Territory Stories

Parliamentary record : Part I debates (27 February 1990)



Parliamentary record : Part I debates (27 February 1990)


Debates for 5th Assembly 1987 - 1990; ParliamentNT; Parliamentary Record; 5th Assembly 1987 - 1990




Made available by the Legislative Assembly of the Northern Territory





Publisher name

Northern Territory Legislative Assembly

Place of publication


File type



Attribution International 4.0 (CC BY 4.0)

Copyright owner

Legislative Assembly of the Northern Territory



Parent handle


Citation address


Page content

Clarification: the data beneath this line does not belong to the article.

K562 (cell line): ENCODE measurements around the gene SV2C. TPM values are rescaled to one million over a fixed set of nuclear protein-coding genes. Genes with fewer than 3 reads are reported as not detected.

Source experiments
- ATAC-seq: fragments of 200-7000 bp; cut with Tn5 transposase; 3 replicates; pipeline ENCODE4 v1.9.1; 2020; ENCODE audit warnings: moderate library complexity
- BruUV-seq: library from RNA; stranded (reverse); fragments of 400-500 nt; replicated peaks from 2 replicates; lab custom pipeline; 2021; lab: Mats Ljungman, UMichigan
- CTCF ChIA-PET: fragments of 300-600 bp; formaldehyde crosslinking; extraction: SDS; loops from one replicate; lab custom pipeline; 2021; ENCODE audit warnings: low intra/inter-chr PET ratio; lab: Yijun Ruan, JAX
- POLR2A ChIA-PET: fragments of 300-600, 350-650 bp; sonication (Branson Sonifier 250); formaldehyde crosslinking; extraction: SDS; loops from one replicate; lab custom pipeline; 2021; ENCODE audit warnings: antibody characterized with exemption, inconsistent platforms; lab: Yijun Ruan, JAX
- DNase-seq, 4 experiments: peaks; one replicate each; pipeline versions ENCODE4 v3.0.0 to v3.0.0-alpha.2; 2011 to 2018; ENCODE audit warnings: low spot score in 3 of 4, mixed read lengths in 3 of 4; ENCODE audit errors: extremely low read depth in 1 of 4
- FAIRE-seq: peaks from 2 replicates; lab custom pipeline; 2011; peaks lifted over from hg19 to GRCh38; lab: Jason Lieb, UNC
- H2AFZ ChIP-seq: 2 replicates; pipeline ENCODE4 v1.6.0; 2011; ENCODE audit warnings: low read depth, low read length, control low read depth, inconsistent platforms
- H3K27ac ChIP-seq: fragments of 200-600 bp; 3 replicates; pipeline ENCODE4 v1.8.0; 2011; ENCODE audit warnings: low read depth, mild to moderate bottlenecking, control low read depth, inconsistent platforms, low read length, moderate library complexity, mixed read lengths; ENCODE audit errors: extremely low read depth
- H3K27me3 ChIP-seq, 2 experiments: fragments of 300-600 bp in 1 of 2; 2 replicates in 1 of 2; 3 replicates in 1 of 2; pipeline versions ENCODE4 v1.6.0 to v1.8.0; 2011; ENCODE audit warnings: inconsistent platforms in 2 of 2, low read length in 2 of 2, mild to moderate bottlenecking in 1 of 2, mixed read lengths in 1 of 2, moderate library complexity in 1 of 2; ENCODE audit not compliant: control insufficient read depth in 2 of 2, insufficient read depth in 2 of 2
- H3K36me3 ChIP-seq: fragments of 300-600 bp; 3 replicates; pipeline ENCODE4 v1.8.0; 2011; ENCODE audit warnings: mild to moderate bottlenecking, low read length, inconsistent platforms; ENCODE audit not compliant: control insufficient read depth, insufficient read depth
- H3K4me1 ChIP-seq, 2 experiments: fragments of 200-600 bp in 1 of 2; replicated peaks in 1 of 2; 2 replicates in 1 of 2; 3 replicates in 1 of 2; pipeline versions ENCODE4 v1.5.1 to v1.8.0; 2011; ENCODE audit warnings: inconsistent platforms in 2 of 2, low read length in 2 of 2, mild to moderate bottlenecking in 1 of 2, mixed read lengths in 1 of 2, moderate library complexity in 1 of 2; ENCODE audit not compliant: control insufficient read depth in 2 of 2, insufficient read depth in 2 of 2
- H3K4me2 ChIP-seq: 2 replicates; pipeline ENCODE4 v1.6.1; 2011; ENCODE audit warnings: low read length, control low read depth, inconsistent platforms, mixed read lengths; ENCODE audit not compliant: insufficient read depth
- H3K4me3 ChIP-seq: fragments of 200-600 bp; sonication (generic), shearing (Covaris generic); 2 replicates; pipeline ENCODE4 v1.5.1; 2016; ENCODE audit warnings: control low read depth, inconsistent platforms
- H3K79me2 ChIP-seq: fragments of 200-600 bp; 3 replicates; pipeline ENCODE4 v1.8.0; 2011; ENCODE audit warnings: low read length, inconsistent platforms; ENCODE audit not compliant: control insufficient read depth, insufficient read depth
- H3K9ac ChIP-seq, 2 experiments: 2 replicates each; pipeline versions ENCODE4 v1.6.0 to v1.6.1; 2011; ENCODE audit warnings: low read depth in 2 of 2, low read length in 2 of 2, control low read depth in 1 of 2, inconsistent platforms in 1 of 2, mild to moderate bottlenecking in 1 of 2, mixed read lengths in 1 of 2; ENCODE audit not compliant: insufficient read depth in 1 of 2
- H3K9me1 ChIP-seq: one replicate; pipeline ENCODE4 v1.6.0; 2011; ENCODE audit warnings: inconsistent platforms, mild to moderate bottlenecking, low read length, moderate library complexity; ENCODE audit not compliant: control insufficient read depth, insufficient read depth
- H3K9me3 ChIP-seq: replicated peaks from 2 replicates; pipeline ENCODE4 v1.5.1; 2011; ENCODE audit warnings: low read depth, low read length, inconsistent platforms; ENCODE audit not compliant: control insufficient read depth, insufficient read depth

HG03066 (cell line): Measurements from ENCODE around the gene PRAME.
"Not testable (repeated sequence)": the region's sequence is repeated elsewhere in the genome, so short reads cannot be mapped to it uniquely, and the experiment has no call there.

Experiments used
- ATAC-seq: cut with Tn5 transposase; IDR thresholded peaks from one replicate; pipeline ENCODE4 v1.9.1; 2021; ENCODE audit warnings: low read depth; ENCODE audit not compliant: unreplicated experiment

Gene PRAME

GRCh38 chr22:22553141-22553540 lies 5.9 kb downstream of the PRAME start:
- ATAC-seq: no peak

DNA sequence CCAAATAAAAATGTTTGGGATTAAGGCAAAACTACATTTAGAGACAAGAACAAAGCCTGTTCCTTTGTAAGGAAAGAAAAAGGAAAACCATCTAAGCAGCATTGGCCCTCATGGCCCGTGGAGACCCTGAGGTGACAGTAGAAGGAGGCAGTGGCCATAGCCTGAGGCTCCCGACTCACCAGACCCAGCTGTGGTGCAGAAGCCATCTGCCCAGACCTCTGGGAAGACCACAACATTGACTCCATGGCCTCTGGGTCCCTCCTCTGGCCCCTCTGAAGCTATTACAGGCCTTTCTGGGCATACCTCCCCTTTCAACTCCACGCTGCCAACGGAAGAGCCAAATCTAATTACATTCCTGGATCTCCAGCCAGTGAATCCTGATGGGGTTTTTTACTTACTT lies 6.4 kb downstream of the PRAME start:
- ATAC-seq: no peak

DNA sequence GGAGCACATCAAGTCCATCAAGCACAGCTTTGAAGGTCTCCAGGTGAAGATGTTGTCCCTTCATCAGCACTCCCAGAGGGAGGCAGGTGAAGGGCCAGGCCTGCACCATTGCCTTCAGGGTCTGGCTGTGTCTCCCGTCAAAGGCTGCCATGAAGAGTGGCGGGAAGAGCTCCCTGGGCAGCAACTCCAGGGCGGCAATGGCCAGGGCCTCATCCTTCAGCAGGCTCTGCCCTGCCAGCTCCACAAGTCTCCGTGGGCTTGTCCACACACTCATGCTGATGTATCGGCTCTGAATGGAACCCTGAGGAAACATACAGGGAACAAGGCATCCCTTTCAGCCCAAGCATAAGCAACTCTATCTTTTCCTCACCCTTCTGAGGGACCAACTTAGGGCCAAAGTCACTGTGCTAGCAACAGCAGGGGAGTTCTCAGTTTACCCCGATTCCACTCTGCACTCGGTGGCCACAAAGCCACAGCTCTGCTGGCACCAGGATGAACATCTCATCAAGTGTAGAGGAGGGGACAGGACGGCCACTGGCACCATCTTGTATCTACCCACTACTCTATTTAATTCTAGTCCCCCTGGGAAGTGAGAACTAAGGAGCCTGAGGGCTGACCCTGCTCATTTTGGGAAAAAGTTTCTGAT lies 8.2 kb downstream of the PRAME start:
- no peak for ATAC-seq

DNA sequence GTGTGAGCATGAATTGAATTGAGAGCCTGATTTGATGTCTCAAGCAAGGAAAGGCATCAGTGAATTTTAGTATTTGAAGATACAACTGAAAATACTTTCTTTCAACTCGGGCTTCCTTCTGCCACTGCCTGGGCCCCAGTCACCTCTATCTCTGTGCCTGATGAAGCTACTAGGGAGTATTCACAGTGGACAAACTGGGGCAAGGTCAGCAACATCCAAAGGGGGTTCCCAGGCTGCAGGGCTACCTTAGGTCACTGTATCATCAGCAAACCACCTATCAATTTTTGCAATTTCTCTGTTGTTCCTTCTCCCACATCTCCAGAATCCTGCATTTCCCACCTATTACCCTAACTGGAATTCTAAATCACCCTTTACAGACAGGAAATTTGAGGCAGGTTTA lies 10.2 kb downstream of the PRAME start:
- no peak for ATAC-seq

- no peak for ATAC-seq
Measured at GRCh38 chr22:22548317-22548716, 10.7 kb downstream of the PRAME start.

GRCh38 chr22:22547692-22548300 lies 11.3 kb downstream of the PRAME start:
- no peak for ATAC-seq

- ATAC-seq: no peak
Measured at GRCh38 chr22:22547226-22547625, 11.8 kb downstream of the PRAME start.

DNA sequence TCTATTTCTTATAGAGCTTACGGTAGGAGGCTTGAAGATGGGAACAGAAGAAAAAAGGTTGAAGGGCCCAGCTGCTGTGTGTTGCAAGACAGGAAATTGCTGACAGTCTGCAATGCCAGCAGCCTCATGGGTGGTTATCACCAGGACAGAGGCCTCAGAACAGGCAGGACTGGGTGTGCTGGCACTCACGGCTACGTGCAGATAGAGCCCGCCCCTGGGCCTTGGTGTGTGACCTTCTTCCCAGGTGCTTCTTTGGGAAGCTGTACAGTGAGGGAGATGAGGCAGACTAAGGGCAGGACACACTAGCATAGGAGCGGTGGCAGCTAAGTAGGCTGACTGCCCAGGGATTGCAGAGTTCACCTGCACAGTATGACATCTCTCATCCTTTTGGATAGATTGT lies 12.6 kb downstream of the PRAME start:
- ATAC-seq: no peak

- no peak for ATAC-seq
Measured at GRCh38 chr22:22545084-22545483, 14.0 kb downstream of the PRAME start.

DEBATES - Tuesday 27 February 1990 It has been blamed for a multitude of environmental problems, including acidification of 2000 of Sweden's 9000 lakes, with 4000 said to be totally devoid of fish life. In Norway, the situation is considered to be even worse, with 80% of the lakes and streams in the southern half of the country being technically dead. In the Federal Republic of Germany, acid rain has been identified as one of the prime causes of tree death which currently affects some 54% of the country's forests. In fact, the Taj Maha1 in India and the Statue of Liberty in the United States are both under threat from airborne acids. To date, we have been fortunate in this country and the problem of acid rain has not been perceived with the same degree of concern in Australia as it has in the northern hemi sphere. Thi sis primarily because our current rate of emissions is relatively small in comparison with that of northern hemisphere countries and our geographic isolation from other heavily industrialised countries ensures that long distance transport of acid pollutants is not occurring. By far the highest source of pollutants contributing to acid rain is coal-fired power stations and industrial plants employing .fossil fuel s, together with motor car exhausts and thermal power stations. Northern hemisphere countries are taking stringent measures to reduce the emi ss i on of these po 11 utants. The European commun i ty has ca 11 ed for a 30% reduction in sulphur dioxide emissions by 1993, and reductions of 60% in sulphur dioxide emissions and 40% in nitrous oxide emissions by 1995. While the overseas trend is for a reduction in the level of these pollutants, the situation is quite different in Australia. Unless we take action to reduce these pollutants now, we may find that our sulphur dioxide and nitrous oxide emissions will approach or exceed those of countries such as the United States and Canada within the next 20 years. As a matter of interest, the natural acidity of our rainfall in tropical areas is quite high as a consequence mainly of organic acids. The Austral i an and New Zealand Envi ronment Council meeting of 3 March will consider the development of a national greenhouse strategy for Australia. It has been somewhat of a surprise to find that that conference will continue, given that we are currently in a federal election campaign. However, I am advi sed that the federal government intends to breach yet another Westminster par1 iamentary convention and hold mini steria1 council s even though the parliament has been prorogued. We will attend that conference because we have a real concern about this issue. Howev~r, meet i ng with the representative of the federa 1 government in the mi dd1 e of an election campaign places all state representatives in a very invidious position because of the convention that no significant decision should be taken during the course of such a campaign. Nonetheless, we will be attending and I hope to report further to the Assembly on the development of that strategy. At the international level, global warming is being addressed by the Inter-governmental Panel on C1 imate Change, known as the IPCC, which was established by the United Nations. Energy Program and the World Meteorological Organisation and recognised by resolution of the United Nations General Assembly. The Noordwijk Declaration on Climate Change and support i ng conference papers are bei ng conveyed to the IPCC for further consideration and action. Honourable members should note, however, that the options for action to reduce the atmospheric concentrations of greenhouse gases can involve either reducing the release of those gases from their source and or i ncreas i ng sinks or natura 1 stores for the gases. The effect of both these measures is a net reduction in emissions. There is 8762